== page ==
Hart, J.F., Ward, T.J., Spear, T.M., Rossi, R., Holland, N., and Loushin, B., 2011. Evaluating the effectiveness of a commercial portable air purifier in homes with wood burning stoves - a preliminary study. Journal of Environmental and Public Health, Volume 2011, Article ID 324809, 1-7.
Marra, N., Vanek, D., Hester, C., Holian, A., Ward, T., Adams, E., Knuth, R., 2011. Evolution of the Air Toxics Under the Big Sky program. Journal of Chemical Education, 88(4):397–401.
Ward, T.J., Boulafentis, J., Simpson, J., Hester, C., Moliga, T., Warden, K., and Noonan, C.W., 2011. Results of the Nez Perce woodstove changeout program. Science of the Total Environment, 409, 664-670.
Gibson, M.D., Ward, T.J., Guernsey, J.R., Wheeler, A.J., Seaboyer, M., King, G.H., and Stieb, D.M., 2010. Wood smoke source apportionment and home infiltration study in the Rural Annapolis Valley, Nova Scotia, Canada. Conference proceedings of the 103rd Air & Waste Management’s Annual Conference & Exhibition, Calgary, Alberta, Canada. June 22-25, 2010.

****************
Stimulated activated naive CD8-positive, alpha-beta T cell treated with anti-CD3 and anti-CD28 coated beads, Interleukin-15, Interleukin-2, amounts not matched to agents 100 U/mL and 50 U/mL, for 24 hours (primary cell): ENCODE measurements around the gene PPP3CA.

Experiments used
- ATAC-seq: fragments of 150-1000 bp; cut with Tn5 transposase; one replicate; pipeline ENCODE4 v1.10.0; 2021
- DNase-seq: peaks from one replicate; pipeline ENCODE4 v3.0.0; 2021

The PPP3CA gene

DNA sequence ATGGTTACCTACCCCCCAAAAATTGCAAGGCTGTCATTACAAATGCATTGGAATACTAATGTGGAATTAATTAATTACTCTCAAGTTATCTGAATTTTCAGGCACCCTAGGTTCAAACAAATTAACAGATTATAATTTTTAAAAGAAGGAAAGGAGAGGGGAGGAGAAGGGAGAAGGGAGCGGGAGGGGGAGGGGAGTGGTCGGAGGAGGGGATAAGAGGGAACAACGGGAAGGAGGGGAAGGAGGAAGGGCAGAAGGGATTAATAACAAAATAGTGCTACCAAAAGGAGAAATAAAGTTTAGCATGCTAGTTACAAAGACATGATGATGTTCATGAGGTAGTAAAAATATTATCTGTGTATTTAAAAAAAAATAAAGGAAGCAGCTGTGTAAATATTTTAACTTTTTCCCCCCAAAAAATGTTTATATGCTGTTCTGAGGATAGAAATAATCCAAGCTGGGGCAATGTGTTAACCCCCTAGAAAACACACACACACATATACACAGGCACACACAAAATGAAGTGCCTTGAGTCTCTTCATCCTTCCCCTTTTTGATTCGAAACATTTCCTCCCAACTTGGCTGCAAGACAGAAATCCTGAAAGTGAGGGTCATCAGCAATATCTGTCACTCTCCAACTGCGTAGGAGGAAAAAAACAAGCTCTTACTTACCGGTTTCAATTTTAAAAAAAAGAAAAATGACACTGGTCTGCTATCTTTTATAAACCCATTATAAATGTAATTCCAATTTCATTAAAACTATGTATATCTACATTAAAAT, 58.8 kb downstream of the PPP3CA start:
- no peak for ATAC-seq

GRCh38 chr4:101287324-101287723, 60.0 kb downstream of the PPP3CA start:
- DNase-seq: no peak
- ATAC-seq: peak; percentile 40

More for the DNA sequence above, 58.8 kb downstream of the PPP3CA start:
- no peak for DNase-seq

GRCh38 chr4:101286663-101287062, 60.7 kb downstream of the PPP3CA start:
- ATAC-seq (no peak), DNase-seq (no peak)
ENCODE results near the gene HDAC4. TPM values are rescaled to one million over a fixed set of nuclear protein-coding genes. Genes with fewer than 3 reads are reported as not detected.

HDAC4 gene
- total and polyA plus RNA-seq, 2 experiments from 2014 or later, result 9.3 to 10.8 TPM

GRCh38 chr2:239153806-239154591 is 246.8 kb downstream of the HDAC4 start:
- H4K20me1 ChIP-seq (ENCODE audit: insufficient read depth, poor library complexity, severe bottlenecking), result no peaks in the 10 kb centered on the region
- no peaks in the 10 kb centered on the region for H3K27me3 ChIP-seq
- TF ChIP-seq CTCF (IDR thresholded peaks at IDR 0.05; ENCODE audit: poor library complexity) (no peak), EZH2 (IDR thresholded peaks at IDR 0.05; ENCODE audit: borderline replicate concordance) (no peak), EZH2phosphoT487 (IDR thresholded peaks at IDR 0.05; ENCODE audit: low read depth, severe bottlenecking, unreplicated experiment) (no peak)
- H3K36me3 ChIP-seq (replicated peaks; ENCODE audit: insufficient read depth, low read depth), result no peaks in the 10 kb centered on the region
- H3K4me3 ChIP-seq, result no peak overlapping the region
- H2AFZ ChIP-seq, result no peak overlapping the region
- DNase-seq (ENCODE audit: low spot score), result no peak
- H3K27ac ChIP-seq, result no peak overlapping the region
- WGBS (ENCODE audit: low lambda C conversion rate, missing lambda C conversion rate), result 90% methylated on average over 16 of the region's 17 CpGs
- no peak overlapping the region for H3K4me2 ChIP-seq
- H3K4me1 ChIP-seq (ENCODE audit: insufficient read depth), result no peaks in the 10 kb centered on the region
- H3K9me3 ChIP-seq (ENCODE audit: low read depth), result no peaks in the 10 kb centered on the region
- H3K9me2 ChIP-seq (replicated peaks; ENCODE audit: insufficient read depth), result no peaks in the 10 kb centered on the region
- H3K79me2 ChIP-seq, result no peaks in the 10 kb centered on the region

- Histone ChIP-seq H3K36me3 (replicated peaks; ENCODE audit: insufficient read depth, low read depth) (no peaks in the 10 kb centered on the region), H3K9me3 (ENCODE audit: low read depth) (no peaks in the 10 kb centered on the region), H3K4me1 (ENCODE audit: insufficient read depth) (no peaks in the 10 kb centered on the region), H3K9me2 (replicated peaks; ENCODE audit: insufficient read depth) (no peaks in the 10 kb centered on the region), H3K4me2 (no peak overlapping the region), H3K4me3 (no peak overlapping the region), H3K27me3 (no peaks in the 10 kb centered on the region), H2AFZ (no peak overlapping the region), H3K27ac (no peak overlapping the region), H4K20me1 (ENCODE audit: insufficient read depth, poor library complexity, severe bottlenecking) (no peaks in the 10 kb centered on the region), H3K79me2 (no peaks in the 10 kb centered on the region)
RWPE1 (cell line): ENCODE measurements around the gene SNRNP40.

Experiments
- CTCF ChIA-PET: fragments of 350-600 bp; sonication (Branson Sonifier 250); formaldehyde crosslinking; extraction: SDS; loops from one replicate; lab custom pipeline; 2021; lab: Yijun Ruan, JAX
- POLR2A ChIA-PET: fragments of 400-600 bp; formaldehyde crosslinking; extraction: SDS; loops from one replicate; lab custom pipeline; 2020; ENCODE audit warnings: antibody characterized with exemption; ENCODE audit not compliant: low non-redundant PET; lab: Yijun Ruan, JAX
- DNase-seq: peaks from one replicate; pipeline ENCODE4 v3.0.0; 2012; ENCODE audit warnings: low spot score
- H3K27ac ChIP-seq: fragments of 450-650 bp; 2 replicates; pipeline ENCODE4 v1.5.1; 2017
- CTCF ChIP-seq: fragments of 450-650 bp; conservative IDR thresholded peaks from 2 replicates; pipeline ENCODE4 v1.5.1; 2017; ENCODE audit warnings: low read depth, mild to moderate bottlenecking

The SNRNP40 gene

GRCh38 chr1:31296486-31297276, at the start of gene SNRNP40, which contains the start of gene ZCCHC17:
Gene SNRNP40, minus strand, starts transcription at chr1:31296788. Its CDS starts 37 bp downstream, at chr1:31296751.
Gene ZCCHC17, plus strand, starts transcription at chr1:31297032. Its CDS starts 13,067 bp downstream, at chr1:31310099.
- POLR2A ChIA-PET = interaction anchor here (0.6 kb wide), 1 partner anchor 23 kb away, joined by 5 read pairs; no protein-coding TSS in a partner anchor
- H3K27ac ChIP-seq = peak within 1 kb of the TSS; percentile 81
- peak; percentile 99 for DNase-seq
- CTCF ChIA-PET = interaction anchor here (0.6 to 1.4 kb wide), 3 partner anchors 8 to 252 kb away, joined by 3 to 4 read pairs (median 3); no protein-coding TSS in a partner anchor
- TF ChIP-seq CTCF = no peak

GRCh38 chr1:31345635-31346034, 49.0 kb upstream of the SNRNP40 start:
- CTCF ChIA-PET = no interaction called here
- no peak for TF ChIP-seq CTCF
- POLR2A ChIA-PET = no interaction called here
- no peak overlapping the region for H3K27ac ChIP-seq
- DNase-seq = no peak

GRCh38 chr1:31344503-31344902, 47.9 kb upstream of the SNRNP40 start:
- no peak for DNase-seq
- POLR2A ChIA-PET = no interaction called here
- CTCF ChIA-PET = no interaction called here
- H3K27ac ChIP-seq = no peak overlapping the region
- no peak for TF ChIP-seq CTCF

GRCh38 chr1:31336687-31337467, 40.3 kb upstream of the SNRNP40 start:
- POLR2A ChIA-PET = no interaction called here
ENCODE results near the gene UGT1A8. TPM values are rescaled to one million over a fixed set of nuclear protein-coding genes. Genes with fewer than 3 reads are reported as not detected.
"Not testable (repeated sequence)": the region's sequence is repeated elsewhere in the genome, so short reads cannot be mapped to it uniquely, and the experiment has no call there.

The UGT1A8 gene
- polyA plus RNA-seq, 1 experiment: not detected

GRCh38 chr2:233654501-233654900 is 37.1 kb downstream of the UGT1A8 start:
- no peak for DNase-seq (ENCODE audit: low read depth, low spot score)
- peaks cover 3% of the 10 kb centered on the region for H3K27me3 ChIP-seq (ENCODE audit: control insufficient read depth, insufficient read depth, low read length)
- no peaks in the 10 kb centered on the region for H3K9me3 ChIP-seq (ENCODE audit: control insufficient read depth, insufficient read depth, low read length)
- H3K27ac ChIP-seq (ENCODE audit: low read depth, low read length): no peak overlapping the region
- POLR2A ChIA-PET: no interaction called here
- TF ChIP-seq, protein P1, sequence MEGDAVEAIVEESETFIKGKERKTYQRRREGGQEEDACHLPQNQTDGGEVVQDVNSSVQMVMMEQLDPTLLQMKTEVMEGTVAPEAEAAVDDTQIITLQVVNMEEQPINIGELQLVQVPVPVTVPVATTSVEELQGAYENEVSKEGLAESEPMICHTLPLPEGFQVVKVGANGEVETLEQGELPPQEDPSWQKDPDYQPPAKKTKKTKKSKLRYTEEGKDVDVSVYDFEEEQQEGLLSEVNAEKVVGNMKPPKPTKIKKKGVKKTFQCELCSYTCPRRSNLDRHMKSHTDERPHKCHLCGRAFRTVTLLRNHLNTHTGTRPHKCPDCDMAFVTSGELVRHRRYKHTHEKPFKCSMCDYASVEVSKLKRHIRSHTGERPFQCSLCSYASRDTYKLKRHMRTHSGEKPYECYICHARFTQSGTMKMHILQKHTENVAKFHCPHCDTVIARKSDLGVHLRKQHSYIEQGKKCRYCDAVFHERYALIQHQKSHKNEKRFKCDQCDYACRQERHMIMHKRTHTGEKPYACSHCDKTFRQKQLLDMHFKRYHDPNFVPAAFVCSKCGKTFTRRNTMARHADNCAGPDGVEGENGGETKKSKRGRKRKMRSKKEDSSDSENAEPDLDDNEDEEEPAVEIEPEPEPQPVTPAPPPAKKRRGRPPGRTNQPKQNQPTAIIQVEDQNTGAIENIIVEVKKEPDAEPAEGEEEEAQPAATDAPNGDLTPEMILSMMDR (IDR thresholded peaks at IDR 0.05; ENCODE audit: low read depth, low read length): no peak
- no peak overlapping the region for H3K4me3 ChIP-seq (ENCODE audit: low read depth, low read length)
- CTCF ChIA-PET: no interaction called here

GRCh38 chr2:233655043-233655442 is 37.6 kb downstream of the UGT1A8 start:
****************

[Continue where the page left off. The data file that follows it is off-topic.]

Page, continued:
Ward, T. J., Palmer, C. P., and Noonan, C. W., 2010. PM2.5 source apportionment following a large woodstove changeout program in Libby, Montana. Journal of the Air and Waste Management Association, 60: 688-693.
Crispen, K. L., Gillespie, D. N., Weiler, E. C., Noonan, C. W., Hamilton, R. F., and Ward, T. J., 2010. A comparison of 1978 and 2006 peak pollen seasons and sampling methods in Missoula, Montana. Grana, 49(2): 128–133.
Ward, T. and Lange T., 2010. The impact of wood smoke on ambient PM2.5 in northern Rocky Mountain valley communities. Environmental Pollution, 158(3):723-9. Epub 2009 Nov 7.
Bergauff, M.A., Ward, T.J., Noonan, C.W., Migliaccio, C.T., Simpson, C.D., Evanoski, A.R., and Palmer, C.P., 2010. Urinary levoglucosan as a biomarker for wood smoke: results of human exposure studies. Journal of Exposure Science and Environmental Epidemiology, 20(4):385-392. NIHMSID 168348.
Morandi, M., and Ward, T., 2010. Biomass smoke risk assessment: defining the questions. Inhalation Toxicology, 22(2):94-98.
Holian, A., Stock, A., Migliaccio, C., Noonan, C., and Ward, T., 2010. Conference Summary: International Biomass Smoke Health Effects (IBSHE), Inhalation Toxicology, 22(2):91-93.
Ward, T.J., Palmer, C.P., Houck, J.E., Navidi, W.C., Geinitz, S., and Noonan, C.W., 2009. A community woodstove changeout and impact on ambient concentrations of polycyclic aromatic hydrocarbons. Environmental Science & Technology, 43(14), 5345–5350. PMCID: PMC2735050.
Hart, J.F., Spear, T.M., Ward, T.J., Baldwin, C. E., Salo, M.N., and Elashheb, M.I., 2009. An evaluation of the potential exposure to asbestiform amphiboles near a former vermiculite mine. Journal of Environmental and Public Health, Article ID 189509, 10 pages. PMCID: PMC2799270.